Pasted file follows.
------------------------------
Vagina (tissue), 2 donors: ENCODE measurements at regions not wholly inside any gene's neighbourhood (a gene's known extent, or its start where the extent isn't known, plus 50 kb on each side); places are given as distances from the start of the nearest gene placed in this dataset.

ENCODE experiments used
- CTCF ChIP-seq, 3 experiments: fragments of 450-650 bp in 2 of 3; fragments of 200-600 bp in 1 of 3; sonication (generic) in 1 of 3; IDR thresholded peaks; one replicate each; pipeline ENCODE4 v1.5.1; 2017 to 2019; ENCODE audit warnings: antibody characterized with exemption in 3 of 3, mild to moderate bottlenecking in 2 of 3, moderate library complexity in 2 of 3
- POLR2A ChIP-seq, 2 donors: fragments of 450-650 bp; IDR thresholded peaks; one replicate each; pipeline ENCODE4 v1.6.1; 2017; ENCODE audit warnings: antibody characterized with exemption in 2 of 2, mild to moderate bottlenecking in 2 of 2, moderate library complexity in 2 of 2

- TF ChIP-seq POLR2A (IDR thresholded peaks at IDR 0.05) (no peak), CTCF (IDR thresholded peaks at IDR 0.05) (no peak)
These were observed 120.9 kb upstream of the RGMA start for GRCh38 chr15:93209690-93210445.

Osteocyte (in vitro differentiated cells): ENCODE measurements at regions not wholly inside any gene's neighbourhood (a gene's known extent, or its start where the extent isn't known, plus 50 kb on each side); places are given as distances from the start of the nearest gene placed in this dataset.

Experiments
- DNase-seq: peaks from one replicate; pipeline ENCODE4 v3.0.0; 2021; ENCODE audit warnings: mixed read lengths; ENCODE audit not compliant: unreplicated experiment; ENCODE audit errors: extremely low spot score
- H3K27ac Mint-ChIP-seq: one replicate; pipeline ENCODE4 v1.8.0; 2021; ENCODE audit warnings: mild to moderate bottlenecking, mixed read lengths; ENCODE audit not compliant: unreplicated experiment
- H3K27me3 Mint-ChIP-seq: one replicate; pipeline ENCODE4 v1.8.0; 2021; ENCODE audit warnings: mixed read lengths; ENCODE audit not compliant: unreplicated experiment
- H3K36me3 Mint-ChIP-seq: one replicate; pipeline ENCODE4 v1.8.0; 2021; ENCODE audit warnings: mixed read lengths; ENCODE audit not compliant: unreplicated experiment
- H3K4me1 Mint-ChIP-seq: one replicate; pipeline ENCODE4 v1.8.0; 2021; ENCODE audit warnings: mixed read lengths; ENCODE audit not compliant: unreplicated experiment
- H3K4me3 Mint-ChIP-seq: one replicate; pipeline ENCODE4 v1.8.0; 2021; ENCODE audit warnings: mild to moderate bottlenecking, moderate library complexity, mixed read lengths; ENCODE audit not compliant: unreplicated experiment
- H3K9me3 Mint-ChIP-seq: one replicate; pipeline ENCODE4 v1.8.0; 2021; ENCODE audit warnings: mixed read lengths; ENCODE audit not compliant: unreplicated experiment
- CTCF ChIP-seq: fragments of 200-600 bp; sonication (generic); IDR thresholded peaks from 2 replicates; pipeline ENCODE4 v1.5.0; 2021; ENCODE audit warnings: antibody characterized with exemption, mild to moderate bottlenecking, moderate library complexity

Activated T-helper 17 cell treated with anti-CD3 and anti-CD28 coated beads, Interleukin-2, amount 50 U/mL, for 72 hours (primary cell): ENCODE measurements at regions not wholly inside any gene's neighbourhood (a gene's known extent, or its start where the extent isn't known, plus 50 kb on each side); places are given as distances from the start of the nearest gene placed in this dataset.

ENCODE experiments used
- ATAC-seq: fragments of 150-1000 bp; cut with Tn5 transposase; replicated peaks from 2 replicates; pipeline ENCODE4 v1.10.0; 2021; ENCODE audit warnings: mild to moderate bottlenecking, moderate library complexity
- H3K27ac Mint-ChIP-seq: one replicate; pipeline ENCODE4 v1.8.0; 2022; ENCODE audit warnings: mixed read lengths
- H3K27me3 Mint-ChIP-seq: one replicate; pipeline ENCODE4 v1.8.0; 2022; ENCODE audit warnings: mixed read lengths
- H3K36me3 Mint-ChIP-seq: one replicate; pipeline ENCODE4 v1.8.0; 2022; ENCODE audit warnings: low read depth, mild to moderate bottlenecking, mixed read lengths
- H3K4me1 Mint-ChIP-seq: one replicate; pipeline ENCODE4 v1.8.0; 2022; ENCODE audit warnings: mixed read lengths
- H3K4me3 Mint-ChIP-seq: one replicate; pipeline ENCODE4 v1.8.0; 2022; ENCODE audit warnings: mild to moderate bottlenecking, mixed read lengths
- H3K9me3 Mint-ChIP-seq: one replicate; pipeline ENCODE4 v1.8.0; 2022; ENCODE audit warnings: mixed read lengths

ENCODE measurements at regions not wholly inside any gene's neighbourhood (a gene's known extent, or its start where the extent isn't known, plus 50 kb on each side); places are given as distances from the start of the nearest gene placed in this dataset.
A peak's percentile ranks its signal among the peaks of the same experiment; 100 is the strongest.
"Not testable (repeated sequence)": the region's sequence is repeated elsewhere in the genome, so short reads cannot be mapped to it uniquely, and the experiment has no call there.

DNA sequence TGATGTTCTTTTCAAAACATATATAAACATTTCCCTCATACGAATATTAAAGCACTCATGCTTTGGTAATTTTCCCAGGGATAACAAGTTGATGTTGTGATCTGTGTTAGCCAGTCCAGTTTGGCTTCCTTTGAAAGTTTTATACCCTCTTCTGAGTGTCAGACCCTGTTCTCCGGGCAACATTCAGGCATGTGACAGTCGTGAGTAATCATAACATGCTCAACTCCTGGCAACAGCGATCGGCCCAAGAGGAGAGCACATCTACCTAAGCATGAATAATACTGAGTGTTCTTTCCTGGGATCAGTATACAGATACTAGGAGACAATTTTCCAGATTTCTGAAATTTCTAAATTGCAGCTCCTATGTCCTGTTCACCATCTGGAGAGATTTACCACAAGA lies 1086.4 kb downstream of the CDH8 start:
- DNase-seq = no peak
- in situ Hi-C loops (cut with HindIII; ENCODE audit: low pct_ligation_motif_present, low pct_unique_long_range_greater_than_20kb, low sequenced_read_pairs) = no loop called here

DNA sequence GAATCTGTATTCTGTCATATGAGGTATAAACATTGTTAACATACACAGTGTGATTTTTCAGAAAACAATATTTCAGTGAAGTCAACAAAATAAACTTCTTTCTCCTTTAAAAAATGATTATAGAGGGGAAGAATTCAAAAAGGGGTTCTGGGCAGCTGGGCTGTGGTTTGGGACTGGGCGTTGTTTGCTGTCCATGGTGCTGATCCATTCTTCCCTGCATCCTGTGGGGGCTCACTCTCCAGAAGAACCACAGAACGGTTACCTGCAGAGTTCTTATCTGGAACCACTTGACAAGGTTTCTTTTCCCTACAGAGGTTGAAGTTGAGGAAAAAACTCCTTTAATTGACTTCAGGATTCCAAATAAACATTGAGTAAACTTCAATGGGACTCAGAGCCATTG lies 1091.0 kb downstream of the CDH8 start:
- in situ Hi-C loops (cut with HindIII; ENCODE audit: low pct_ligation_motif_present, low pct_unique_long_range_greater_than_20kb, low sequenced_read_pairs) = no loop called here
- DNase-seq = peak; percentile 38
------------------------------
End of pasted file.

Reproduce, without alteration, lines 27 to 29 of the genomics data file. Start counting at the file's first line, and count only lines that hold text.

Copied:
A peak's percentile ranks its signal among the peaks of the same experiment; 100 is the strongest.
"Not testable (repeated sequence)": the region's sequence is repeated elsewhere in the genome, so short reads cannot be mapped to it uniquely, and the experiment has no call there.

DNA sequence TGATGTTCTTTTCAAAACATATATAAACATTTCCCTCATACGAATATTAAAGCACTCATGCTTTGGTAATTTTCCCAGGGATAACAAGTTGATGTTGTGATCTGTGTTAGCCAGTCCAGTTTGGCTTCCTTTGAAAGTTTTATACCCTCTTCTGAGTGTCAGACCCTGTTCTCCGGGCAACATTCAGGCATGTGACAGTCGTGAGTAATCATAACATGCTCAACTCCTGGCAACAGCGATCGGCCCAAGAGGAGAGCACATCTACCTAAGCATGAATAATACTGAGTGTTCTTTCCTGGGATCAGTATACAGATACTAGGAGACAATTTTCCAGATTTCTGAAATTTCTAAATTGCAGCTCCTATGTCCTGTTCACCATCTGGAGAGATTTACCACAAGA lies 1086.4 kb downstream of the CDH8 start: